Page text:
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Ima is the Hebrew word for mother, but the food served at the kosher Teaneck restaurant pales in comparison to the dishes turned out by my Sephardic Jewish mother, who was born in Aleppo, Syria.
The cook at this restaurant is the daughter of the woman who opened the original Ima in Israel, featuring recipes from the family kitchen in Mosul, Iraq. Iraq and Syria share a border, but, judging from the food I ate at Teaneck's Ima, not the spices that set Grace Sasson's food apart.
This is also a kosher restaurant, which means it's expensive. I can understand why dishes with kosher meat are more expensive than non-kosher meat dishes at other restaurants. But why are dishes without meat so expensive?
I wanted to try one of Ima's signature items -- kibbeh -- which is a fried bulgur-wheat casing containing vegetables, but only the meat version was available Sunday evening. Instead, I ordered a red pepper stuffed with rice ($6), a bowl of tomato soup with white beans ($6) and an Israeli salad of chopped tomatoes and cucumbers that serves two ($8). Hummus was listed at $9.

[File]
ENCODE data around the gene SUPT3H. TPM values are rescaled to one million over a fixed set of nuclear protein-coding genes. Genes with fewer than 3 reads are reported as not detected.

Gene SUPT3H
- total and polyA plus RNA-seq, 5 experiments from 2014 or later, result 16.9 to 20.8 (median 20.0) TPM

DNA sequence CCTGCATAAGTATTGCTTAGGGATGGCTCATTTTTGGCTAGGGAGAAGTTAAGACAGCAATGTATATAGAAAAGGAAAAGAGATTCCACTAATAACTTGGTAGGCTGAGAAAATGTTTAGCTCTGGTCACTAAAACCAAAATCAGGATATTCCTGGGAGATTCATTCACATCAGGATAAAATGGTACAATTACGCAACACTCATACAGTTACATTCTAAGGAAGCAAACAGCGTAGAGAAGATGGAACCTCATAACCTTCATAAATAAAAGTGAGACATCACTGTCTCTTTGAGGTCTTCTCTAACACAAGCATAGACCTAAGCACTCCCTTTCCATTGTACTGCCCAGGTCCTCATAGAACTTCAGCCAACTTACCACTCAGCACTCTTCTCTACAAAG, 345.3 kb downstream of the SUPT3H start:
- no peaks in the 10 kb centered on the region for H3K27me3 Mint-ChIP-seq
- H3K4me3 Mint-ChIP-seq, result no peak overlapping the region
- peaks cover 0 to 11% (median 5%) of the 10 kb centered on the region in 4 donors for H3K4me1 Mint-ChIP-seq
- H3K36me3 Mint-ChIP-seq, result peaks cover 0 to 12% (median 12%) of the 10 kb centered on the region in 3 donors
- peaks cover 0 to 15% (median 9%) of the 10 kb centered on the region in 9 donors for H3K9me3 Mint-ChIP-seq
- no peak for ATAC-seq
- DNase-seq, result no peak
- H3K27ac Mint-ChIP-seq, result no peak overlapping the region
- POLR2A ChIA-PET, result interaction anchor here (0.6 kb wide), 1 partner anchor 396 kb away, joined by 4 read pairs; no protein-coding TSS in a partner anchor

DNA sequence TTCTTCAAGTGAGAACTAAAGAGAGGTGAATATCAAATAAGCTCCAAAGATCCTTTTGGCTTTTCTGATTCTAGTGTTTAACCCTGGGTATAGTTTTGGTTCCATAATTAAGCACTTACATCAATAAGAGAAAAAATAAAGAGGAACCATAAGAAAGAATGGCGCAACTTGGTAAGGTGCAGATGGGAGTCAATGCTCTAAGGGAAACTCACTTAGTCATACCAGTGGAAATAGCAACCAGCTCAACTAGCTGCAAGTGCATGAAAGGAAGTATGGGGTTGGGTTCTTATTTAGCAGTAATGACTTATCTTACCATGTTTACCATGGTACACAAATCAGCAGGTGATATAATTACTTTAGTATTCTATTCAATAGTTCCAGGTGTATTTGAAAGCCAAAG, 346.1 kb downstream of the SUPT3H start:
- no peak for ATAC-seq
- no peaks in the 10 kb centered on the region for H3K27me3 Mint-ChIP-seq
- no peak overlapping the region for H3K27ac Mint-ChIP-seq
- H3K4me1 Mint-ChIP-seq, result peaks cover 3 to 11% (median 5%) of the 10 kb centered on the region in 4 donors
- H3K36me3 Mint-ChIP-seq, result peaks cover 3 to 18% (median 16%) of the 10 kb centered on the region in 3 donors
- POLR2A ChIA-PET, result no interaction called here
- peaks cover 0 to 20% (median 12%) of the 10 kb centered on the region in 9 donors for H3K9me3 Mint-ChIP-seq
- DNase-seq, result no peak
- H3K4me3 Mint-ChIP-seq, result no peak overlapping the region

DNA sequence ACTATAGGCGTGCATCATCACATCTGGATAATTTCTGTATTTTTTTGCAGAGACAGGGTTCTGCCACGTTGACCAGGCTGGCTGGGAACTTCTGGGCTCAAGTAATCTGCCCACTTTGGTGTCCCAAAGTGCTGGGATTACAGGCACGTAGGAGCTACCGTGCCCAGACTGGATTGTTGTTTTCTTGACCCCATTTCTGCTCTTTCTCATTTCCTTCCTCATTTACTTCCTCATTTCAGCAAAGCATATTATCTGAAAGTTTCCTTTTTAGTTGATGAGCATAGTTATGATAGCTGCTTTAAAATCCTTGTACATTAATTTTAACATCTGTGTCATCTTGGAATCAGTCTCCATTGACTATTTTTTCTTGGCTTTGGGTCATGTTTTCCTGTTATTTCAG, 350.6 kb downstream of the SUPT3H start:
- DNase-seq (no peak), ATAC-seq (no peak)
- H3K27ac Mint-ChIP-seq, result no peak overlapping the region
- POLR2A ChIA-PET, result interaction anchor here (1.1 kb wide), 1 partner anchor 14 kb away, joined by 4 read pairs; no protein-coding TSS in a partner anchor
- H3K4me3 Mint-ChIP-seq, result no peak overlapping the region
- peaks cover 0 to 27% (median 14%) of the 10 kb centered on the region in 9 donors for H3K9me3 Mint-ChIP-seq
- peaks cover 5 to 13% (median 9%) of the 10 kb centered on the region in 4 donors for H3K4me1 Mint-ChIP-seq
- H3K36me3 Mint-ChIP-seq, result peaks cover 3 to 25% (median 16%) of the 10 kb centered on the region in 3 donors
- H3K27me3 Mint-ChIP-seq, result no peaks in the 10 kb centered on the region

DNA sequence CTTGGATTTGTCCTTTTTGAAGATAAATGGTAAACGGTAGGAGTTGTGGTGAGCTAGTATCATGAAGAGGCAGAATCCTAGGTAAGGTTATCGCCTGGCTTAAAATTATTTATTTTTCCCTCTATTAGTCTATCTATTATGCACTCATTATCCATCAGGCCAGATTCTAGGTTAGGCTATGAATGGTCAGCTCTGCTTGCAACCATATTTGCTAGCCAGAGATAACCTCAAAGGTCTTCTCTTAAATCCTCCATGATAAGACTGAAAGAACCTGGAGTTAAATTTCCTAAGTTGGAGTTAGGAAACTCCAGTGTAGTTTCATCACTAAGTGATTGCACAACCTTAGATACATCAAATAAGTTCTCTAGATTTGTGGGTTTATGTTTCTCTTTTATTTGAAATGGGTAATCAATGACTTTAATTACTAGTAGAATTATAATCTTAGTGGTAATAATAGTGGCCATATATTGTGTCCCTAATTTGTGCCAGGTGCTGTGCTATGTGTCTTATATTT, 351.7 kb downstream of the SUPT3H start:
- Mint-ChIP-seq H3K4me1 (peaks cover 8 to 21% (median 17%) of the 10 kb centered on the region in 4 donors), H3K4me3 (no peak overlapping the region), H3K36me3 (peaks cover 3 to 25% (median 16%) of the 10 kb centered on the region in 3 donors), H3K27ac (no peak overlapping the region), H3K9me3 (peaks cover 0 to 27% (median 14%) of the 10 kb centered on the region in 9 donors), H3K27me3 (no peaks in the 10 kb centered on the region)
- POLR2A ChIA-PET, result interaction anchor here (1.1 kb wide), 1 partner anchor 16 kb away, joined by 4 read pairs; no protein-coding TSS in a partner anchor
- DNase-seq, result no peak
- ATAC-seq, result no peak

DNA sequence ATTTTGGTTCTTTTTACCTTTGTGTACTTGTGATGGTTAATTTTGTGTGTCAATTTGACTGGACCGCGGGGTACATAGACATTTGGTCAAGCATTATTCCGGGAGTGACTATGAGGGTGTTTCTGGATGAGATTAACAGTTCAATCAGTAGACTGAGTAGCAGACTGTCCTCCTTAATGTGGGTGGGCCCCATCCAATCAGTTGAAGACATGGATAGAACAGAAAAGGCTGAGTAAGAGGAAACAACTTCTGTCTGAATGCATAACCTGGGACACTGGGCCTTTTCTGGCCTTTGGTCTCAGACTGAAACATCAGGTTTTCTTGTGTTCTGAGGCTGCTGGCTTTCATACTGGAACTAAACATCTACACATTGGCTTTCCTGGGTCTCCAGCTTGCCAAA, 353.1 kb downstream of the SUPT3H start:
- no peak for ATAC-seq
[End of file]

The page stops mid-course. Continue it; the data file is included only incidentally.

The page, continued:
The food was good, but bland. I couldn't taste any cumin, allspice or tamarind sauce, just three of the ways my mother seasoned her home-cooked dishes.
The restaurant is simply decorated and seats about 20. During my visit Sunday evening, I saw at least three, large Israeli families with noisy children eating there.
After I ordered, I received a small bowl of pickled vegetables and a single, doughy, partially burned pocket bread. I asked for a second bread during my meal. I drank water, because there was no seltzer.
Ima is about a mile from my home, and I was hoping it was a place where I could experience the flavors of my mother's kitchen, but I'll have to continue driving to Paterson for the real thing.
Ima Restaurant, 445 Cedar Lane, Teaneck; 201-357-5789.
Closed Friday at 4 p.m. during the summer, and all day Saturday.